By Associated Press Writer, Associated Press Writer
updated 5/10/2010 9:31:46 AM ET 2010-05-10T13:31:46

BASEL, Switzerland — European Central Bank president Jean-Claude Trichet rejected suggestions Monday that the bank's decision to buy government bonds compromised its legal independence from eurozone governments, saying the shared currency's chief monetary authority remained "fiercely and totally independent."

The decision to purchase bonds — called for by economists for weeks — did much to calm markets jittery about the continent's debt crisis, twinned with a nearly $1 trillion rescue loan program from the European Union and the International Monetary Fund.

Stocks and the euro rose and spreads between riskier countries and benchmark Germany narrowed, signs markets were relieved that the debt crisis in Greece was not about to immediately engulf other European countries.

But the decision to buy bonds raised questions about whether the bank, which is independent by treaty, had yielded to urgings from politicians. The purchases supported bonds, cut borrowing costs for countries, and supports banks that hold the bonds — but it also deploys bank resources to bail out countries that spent themselves into trouble.

The central bank for the 16 countries that use the euro said it would buy government and private bonds "to ensure depth and liquidity in those market segments which are dysfunctional."

"I confirm that it has started this morning," ECB President Jean-Claude Trichet told reporters after a meeting of key central bankers in the Swiss city of Basel. He declined to provide details on precisely which bonds the ECB is buying and the amounts.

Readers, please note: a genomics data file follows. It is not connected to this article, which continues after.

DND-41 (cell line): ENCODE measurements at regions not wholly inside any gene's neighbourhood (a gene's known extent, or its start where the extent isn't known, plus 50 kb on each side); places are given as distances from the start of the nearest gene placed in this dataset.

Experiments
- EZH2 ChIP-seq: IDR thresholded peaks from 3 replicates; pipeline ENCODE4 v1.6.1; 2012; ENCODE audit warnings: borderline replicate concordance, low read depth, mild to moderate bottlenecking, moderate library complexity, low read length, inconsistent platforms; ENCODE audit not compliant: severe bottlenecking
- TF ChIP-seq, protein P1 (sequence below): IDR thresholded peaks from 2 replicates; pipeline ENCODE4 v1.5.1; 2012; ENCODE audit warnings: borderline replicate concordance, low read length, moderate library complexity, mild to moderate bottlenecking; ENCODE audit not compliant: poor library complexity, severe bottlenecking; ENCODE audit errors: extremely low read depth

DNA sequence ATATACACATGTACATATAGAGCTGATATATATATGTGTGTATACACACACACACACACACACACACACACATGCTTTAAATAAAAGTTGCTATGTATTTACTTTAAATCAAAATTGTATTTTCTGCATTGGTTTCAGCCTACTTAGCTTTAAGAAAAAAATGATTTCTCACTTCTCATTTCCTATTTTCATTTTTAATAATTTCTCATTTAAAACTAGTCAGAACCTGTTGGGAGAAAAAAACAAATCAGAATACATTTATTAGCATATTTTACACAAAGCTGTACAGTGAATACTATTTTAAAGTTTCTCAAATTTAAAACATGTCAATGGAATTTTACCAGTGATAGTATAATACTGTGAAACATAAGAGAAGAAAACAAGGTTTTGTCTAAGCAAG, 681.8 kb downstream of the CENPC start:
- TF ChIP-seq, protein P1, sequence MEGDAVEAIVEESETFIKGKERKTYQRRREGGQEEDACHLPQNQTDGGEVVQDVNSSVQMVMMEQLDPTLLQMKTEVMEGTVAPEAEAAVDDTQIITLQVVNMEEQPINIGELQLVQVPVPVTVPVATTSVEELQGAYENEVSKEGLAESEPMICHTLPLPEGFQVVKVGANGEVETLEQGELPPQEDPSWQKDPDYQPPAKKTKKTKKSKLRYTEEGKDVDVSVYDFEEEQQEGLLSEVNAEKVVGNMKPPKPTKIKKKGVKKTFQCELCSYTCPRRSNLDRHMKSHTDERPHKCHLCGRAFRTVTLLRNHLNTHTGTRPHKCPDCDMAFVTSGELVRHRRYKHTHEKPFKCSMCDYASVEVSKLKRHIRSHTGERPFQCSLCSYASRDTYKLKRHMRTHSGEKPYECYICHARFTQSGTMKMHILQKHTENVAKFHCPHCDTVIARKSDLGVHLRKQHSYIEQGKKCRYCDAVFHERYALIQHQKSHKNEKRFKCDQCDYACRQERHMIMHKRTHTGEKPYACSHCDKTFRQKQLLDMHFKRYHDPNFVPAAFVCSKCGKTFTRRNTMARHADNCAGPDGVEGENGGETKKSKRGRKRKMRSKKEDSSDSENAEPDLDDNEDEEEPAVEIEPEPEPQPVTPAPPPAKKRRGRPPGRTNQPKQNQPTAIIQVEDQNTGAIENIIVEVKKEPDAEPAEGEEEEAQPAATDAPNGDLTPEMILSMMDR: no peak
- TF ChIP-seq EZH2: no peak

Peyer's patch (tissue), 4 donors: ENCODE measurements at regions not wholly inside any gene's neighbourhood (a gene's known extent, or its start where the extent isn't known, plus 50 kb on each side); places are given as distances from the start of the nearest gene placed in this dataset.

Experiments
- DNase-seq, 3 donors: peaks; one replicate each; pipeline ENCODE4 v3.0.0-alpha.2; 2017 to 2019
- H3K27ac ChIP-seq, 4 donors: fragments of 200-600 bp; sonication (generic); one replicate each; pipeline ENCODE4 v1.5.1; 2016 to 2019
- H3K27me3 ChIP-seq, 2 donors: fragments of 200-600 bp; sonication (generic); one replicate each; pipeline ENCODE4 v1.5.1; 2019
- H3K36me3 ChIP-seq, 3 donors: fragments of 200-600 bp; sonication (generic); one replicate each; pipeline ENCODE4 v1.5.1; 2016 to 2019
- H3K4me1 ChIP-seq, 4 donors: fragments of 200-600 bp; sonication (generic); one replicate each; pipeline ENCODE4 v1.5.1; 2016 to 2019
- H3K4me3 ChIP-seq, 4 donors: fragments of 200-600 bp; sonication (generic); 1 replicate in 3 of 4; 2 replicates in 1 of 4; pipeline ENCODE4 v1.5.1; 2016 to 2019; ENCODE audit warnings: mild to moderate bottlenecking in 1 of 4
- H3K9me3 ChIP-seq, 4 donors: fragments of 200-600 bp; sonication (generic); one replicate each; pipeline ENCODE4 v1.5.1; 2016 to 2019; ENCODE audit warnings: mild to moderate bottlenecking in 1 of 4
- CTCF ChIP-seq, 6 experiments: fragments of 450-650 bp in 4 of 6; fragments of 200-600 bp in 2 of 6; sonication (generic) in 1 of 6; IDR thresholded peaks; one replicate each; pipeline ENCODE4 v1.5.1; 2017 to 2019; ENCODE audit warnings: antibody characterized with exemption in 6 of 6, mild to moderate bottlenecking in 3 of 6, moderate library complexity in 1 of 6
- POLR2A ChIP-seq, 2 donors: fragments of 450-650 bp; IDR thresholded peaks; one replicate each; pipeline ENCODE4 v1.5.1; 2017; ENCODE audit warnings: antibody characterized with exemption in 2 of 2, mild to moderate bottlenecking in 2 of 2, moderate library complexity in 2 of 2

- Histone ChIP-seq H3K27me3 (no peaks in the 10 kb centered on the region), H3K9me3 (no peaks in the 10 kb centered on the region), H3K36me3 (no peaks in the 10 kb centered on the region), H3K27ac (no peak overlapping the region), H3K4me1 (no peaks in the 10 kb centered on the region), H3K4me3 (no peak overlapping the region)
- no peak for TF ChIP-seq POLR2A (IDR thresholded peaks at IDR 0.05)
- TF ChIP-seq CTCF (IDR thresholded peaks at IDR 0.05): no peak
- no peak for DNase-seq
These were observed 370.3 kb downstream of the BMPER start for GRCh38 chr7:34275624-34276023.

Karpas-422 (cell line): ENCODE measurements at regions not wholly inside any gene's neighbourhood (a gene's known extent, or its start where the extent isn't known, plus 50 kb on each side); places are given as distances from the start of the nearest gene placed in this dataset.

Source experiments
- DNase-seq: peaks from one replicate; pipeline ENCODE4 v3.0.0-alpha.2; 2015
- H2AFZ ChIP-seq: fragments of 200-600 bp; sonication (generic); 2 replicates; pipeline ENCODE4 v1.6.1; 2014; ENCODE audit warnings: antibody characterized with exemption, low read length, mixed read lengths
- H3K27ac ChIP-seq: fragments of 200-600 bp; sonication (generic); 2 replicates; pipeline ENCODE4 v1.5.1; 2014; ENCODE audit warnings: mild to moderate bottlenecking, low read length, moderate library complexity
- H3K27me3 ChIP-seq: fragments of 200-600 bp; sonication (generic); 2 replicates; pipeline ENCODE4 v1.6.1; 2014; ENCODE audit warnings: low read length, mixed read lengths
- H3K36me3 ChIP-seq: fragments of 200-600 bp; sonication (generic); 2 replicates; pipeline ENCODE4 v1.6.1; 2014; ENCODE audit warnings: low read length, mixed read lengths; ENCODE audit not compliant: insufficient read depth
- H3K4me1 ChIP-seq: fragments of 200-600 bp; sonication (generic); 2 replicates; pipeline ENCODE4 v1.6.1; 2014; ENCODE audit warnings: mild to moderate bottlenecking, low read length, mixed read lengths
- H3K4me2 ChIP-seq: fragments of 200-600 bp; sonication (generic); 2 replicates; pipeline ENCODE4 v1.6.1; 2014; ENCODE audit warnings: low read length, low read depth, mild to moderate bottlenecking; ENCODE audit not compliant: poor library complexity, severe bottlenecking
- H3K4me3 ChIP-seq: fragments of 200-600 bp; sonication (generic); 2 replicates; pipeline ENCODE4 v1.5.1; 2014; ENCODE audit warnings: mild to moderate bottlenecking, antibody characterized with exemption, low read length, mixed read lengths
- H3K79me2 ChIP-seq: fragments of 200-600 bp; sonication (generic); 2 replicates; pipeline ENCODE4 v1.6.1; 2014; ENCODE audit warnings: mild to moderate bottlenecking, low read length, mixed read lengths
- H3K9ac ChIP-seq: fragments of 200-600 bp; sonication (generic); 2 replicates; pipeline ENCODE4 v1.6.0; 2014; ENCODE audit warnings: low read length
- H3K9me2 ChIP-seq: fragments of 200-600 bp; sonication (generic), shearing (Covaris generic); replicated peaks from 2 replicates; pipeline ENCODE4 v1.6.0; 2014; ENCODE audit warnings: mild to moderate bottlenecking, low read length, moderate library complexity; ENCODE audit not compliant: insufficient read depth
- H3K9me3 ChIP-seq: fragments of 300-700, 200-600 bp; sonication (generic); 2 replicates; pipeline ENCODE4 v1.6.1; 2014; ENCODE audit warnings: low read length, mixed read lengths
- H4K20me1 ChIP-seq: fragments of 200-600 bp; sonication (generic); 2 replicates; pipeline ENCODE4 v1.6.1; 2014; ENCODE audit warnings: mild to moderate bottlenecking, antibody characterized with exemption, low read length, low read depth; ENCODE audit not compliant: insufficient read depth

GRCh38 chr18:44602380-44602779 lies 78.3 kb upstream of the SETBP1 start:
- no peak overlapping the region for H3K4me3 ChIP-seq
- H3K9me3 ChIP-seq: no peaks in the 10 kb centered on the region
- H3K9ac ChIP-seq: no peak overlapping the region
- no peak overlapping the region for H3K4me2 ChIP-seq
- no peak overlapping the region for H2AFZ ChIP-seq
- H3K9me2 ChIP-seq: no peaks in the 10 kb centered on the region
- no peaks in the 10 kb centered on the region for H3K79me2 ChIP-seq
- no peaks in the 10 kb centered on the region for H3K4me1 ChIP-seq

He rejected suggestions that the bank caved to political pressure.

"We are fiercely and totally independent," said Trichet, adding that "this decision is the decision of the governing council and not the result of any kind of pressure of any sort."

The ECB's policy goals of stabilizing the euro and preventing runaway inflation remained, he said.

Analysts described the ECB's move as a "nuclear option" intended to reassure markets that the bank won't allow Greece's debt problems to spread to Portugal, Spain and Italy.

Some said it was a climbdown for Trichet, who at a press conference Thursday said the bank's governing council had not even discussed bond purchases at its meeting, though he did not rule out extraordinary measures later. "Even with Portugal and Spain announcing further fiscal adjustment measures in the coming days, it will be hard not to see this as a loss of credibility and independence for the ECB," said Marco Annunziata, chief economist at UniCredit Group.

Others raised the question of moral hazard — the idea that offering bailouts just encourages more reckless behavior.

"From a longer-term viewpoint, the purchase of government bonds by the ECB would definitely be a transgression," said Commerzbank economist Michael Schubert. "There are strong incentives for careless management of finances as long as other countries can be expected to provide a bailout."

Schubert said that the purchases increase the supply of money — an inflationary move, long term — unless steps are taken to balance them off, known as sterlization. The ECB says it will do that, but that may not solve the problem, he said.

"The mere expectation of the ECB being willing to take this course could unleash inflation expectations, even if the bank sterilises its purchases," Schubert said. "The result would be higher yields and a weaker euro."

Eurozone countries' national central banks, part of the European system of central banks under the ECB, already were buying the bonds Monday — among them those of Germany, Italy and Finland.

Trichet declined to specify the amount of bonds the ECB will buy, but said it was also taking measures to prevent the inflation that can occur when billions are pumped into the markets.

Trichet said inflation remains a risk to the global economy, but recent data including from the Eurozone was "positive."

Speaking as the chairman of the Banks for International Settlement's global economy committee, Trichet said a "global recovery is not only confirmed but has some elements at a global level of acceleration."

Copyright 2010 The Associated Press. All rights reserved. This material may not be published, broadcast, rewritten or redistributed.

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